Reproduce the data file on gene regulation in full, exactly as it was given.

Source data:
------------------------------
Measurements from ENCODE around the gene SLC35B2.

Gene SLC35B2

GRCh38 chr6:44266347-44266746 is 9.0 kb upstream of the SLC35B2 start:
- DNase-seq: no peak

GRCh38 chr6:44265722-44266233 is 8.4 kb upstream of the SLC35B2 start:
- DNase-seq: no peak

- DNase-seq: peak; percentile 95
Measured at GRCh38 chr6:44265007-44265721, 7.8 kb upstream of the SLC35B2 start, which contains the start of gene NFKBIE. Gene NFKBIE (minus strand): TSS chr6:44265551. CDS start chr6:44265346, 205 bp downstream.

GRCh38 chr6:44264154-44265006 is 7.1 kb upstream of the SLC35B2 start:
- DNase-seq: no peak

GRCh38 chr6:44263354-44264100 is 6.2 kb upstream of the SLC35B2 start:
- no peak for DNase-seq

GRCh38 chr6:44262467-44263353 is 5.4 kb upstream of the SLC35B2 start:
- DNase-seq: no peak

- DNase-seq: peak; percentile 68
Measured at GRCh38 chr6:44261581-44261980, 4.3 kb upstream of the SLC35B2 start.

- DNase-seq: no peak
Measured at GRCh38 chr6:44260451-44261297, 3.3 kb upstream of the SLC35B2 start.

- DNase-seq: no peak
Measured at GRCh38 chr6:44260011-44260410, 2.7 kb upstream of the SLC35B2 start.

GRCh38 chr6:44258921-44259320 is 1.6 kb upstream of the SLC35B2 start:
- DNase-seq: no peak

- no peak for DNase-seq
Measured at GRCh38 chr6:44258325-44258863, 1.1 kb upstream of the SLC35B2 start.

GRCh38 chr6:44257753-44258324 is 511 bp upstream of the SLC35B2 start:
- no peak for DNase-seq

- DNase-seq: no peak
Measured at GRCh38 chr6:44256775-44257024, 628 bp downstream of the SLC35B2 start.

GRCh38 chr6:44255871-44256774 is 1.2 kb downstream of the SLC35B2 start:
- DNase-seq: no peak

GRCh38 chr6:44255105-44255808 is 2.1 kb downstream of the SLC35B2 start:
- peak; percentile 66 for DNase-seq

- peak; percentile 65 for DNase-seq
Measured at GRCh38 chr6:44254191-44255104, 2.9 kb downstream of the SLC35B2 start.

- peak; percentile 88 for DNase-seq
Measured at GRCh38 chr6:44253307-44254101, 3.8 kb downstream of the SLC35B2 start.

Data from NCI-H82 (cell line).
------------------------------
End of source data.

Measurements from ENCODE around the gene SLC35B2.

Gene SLC35B2

GRCh38 chr6:44266347-44266746 is 9.0 kb upstream of the SLC35B2 start:
- DNase-seq: no peak

GRCh38 chr6:44265722-44266233 is 8.4 kb upstream of the SLC35B2 start:
- DNase-seq: no peak

- DNase-seq: peak; percentile 95
Measured at GRCh38 chr6:44265007-44265721, 7.8 kb upstream of the SLC35B2 start, which contains the start of gene NFKBIE. Gene NFKBIE (minus strand): TSS chr6:44265551. CDS start chr6:44265346, 205 bp downstream.

GRCh38 chr6:44264154-44265006 is 7.1 kb upstream of the SLC35B2 start:
- DNase-seq: no peak

GRCh38 chr6:44263354-44264100 is 6.2 kb upstream of the SLC35B2 start:
- no peak for DNase-seq

GRCh38 chr6:44262467-44263353 is 5.4 kb upstream of the SLC35B2 start:
- DNase-seq: no peak

- DNase-seq: peak; percentile 68
Measured at GRCh38 chr6:44261581-44261980, 4.3 kb upstream of the SLC35B2 start.

- DNase-seq: no peak
Measured at GRCh38 chr6:44260451-44261297, 3.3 kb upstream of the SLC35B2 start.

- DNase-seq: no peak
Measured at GRCh38 chr6:44260011-44260410, 2.7 kb upstream of the SLC35B2 start.

GRCh38 chr6:44258921-44259320 is 1.6 kb upstream of the SLC35B2 start:
- DNase-seq: no peak

- no peak for DNase-seq
Measured at GRCh38 chr6:44258325-44258863, 1.1 kb upstream of the SLC35B2 start.

GRCh38 chr6:44257753-44258324 is 511 bp upstream of the SLC35B2 start:
- no peak for DNase-seq

- DNase-seq: no peak
Measured at GRCh38 chr6:44256775-44257024, 628 bp downstream of the SLC35B2 start.

GRCh38 chr6:44255871-44256774 is 1.2 kb downstream of the SLC35B2 start:
- DNase-seq: no peak

GRCh38 chr6:44255105-44255808 is 2.1 kb downstream of the SLC35B2 start:
- peak; percentile 66 for DNase-seq

- peak; percentile 65 for DNase-seq
Measured at GRCh38 chr6:44254191-44255104, 2.9 kb downstream of the SLC35B2 start.

- peak; percentile 88 for DNase-seq
Measured at GRCh38 chr6:44253307-44254101, 3.8 kb downstream of the SLC35B2 start.

Data from NCI-H82 (cell line).